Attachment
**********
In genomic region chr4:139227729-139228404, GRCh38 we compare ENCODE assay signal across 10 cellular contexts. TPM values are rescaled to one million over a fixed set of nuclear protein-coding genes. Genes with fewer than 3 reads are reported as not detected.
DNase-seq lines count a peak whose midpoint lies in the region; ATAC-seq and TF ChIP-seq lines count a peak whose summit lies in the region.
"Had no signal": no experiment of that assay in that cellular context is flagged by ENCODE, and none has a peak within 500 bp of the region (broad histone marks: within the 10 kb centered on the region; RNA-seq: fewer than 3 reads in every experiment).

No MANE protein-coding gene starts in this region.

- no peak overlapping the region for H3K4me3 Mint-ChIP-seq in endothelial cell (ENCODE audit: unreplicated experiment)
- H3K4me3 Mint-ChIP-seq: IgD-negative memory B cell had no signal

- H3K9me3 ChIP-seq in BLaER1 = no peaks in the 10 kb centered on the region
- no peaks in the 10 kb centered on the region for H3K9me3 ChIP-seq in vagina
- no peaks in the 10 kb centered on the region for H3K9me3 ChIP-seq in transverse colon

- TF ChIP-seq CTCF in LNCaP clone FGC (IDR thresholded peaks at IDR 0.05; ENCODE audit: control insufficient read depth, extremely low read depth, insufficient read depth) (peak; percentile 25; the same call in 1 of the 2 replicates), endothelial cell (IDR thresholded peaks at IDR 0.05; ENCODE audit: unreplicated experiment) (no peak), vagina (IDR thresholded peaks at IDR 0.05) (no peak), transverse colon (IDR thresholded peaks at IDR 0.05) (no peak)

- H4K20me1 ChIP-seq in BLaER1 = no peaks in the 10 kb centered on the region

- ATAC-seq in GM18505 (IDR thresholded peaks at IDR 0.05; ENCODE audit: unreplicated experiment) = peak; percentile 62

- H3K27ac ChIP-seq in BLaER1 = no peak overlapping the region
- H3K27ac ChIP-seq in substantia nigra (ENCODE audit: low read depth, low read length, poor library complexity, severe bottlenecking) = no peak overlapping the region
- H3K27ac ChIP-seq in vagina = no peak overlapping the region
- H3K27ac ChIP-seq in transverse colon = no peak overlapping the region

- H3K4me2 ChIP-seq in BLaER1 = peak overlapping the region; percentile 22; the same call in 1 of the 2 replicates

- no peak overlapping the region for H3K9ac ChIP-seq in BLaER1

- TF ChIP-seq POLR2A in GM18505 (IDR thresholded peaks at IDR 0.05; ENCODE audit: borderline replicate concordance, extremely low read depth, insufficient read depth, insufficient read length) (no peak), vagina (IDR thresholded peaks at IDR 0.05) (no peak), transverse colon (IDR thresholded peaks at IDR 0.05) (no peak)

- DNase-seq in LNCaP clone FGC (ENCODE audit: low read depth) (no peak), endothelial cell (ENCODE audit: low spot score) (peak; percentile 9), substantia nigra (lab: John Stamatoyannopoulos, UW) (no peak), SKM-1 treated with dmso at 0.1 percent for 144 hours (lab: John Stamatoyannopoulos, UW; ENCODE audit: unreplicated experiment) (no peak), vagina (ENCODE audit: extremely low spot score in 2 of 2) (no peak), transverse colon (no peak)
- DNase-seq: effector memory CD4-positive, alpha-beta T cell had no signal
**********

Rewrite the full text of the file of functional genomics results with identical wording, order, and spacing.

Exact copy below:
In genomic region chr4:139227729-139228404, GRCh38 we compare ENCODE assay signal across 10 cellular contexts. TPM values are rescaled to one million over a fixed set of nuclear protein-coding genes. Genes with fewer than 3 reads are reported as not detected.
DNase-seq lines count a peak whose midpoint lies in the region; ATAC-seq and TF ChIP-seq lines count a peak whose summit lies in the region.
"Had no signal": no experiment of that assay in that cellular context is flagged by ENCODE, and none has a peak within 500 bp of the region (broad histone marks: within the 10 kb centered on the region; RNA-seq: fewer than 3 reads in every experiment).

No MANE protein-coding gene starts in this region.

- no peak overlapping the region for H3K4me3 Mint-ChIP-seq in endothelial cell (ENCODE audit: unreplicated experiment)
- H3K4me3 Mint-ChIP-seq: IgD-negative memory B cell had no signal

- H3K9me3 ChIP-seq in BLaER1 = no peaks in the 10 kb centered on the region
- no peaks in the 10 kb centered on the region for H3K9me3 ChIP-seq in vagina
- no peaks in the 10 kb centered on the region for H3K9me3 ChIP-seq in transverse colon

- TF ChIP-seq CTCF in LNCaP clone FGC (IDR thresholded peaks at IDR 0.05; ENCODE audit: control insufficient read depth, extremely low read depth, insufficient read depth) (peak; percentile 25; the same call in 1 of the 2 replicates), endothelial cell (IDR thresholded peaks at IDR 0.05; ENCODE audit: unreplicated experiment) (no peak), vagina (IDR thresholded peaks at IDR 0.05) (no peak), transverse colon (IDR thresholded peaks at IDR 0.05) (no peak)

- H4K20me1 ChIP-seq in BLaER1 = no peaks in the 10 kb centered on the region

- ATAC-seq in GM18505 (IDR thresholded peaks at IDR 0.05; ENCODE audit: unreplicated experiment) = peak; percentile 62

- H3K27ac ChIP-seq in BLaER1 = no peak overlapping the region
- H3K27ac ChIP-seq in substantia nigra (ENCODE audit: low read depth, low read length, poor library complexity, severe bottlenecking) = no peak overlapping the region
- H3K27ac ChIP-seq in vagina = no peak overlapping the region
- H3K27ac ChIP-seq in transverse colon = no peak overlapping the region

- H3K4me2 ChIP-seq in BLaER1 = peak overlapping the region; percentile 22; the same call in 1 of the 2 replicates

- no peak overlapping the region for H3K9ac ChIP-seq in BLaER1

- TF ChIP-seq POLR2A in GM18505 (IDR thresholded peaks at IDR 0.05; ENCODE audit: borderline replicate concordance, extremely low read depth, insufficient read depth, insufficient read length) (no peak), vagina (IDR thresholded peaks at IDR 0.05) (no peak), transverse colon (IDR thresholded peaks at IDR 0.05) (no peak)

- DNase-seq in LNCaP clone FGC (ENCODE audit: low read depth) (no peak), endothelial cell (ENCODE audit: low spot score) (peak; percentile 9), substantia nigra (lab: John Stamatoyannopoulos, UW) (no peak), SKM-1 treated with dmso at 0.1 percent for 144 hours (lab: John Stamatoyannopoulos, UW; ENCODE audit: unreplicated experiment) (no peak), vagina (ENCODE audit: extremely low spot score in 2 of 2) (no peak), transverse colon (no peak)
- DNase-seq: effector memory CD4-positive, alpha-beta T cell had no signal